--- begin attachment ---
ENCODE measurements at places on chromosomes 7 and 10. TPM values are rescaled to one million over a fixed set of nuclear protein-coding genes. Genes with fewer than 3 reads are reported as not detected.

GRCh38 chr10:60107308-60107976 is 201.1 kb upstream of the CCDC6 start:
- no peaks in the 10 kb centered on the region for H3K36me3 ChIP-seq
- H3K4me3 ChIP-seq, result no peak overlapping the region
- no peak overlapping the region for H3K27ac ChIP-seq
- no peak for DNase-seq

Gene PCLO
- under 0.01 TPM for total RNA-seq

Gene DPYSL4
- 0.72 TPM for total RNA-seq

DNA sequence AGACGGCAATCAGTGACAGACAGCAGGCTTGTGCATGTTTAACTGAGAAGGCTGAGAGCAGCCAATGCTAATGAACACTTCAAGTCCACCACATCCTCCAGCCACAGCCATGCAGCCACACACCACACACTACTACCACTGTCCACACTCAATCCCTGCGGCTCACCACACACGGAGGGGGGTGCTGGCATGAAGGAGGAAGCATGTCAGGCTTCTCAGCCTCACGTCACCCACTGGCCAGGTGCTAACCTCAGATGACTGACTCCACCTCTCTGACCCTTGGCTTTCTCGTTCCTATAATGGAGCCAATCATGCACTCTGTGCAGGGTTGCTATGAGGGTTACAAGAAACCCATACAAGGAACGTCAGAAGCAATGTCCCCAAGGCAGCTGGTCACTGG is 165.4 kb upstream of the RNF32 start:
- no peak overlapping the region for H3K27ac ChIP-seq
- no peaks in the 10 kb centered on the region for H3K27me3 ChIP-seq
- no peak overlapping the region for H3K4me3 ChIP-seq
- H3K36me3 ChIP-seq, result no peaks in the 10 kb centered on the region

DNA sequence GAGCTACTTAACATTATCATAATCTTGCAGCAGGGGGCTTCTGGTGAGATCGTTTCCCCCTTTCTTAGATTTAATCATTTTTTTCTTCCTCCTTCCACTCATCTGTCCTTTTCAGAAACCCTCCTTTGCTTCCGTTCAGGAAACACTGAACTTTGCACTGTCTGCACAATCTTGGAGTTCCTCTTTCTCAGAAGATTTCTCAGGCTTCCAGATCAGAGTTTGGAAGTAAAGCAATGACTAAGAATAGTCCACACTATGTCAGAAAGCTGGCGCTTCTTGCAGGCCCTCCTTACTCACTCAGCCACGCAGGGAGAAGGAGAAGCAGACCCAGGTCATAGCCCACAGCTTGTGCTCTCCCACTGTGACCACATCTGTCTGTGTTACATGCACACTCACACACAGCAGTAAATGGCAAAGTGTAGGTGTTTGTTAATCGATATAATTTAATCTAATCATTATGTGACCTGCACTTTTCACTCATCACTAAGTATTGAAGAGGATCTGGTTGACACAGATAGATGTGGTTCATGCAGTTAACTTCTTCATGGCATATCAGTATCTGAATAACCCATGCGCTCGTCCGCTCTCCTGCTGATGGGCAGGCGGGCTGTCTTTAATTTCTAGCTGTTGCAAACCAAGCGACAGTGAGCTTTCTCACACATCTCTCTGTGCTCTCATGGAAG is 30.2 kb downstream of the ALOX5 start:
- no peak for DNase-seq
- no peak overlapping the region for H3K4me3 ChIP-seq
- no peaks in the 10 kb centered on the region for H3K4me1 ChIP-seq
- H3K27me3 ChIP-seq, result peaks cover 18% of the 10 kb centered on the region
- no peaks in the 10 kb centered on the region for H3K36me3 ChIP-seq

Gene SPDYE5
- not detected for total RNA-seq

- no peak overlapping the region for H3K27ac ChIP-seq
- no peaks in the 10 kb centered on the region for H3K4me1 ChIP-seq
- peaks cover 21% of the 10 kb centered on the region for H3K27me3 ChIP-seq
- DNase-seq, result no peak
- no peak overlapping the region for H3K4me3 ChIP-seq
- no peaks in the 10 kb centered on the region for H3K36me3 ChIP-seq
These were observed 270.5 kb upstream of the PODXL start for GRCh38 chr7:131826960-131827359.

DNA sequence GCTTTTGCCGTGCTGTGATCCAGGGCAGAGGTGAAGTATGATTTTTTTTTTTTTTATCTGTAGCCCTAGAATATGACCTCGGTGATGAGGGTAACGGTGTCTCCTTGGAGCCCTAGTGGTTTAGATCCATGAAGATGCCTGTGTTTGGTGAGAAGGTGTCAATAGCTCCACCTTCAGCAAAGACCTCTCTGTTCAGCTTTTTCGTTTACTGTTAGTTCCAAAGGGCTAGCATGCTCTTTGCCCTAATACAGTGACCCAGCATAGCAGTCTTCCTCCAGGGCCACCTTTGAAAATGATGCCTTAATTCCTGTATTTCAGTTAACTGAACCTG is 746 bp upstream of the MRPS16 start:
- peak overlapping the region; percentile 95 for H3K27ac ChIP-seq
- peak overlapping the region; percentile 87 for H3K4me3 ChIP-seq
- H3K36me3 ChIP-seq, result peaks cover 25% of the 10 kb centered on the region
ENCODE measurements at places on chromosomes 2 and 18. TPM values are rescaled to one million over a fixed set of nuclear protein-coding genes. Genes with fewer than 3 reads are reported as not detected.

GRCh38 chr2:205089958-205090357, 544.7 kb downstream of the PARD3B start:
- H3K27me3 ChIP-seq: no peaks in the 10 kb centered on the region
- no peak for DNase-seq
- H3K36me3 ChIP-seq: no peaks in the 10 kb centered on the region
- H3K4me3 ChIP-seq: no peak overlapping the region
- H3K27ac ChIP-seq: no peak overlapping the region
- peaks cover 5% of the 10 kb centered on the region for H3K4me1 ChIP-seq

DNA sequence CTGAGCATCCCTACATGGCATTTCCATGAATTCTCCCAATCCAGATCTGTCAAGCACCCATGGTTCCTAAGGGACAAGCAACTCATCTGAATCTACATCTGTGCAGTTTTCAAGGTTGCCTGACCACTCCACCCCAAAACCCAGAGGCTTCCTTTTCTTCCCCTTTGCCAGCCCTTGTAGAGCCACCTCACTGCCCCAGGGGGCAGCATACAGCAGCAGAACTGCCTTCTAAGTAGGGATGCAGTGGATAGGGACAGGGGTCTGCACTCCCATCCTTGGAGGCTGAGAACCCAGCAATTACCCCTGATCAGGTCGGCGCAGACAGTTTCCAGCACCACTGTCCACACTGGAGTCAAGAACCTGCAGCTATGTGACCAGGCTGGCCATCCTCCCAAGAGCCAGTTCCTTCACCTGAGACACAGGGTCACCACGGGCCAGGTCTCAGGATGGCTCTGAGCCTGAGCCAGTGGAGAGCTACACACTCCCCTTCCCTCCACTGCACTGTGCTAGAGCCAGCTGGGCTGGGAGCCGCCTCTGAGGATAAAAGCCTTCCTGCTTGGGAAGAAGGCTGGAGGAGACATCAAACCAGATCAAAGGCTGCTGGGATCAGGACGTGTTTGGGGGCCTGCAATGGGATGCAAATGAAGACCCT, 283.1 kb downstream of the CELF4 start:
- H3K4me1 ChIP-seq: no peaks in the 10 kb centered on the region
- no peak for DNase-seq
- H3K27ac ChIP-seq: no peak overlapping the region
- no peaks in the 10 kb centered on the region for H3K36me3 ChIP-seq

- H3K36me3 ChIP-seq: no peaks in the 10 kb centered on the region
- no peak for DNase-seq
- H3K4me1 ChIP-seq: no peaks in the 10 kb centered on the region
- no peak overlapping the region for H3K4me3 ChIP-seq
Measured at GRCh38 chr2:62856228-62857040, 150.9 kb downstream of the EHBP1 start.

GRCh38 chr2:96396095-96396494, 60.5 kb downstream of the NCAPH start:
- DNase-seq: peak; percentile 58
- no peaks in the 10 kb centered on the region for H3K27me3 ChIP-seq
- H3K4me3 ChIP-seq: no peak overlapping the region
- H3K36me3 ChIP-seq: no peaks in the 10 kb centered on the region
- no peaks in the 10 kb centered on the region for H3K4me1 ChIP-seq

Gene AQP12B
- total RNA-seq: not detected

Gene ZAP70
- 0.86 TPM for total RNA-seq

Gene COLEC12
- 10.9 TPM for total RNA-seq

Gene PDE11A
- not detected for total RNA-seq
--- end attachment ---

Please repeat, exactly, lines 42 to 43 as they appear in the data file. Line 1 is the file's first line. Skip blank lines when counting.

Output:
- peaks cover 5% of the 10 kb centered on the region for H3K4me1 ChIP-seq

DNA sequence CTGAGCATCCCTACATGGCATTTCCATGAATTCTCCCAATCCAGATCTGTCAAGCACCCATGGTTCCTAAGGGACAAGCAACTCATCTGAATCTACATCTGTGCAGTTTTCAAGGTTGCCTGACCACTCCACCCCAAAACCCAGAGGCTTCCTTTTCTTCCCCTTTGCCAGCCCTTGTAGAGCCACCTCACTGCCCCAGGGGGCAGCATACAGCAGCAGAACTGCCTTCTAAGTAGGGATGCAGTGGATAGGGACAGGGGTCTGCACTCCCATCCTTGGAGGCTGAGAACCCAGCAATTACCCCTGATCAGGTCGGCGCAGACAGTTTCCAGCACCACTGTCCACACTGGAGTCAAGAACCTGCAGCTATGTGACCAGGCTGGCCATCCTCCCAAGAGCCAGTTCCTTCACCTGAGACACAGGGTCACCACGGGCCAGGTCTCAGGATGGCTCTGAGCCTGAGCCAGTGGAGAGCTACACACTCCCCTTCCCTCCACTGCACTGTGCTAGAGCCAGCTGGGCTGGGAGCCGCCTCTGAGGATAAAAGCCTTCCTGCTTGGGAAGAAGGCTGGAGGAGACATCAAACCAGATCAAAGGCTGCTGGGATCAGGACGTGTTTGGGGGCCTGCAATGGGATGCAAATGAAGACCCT, 283.1 kb downstream of the CELF4 start: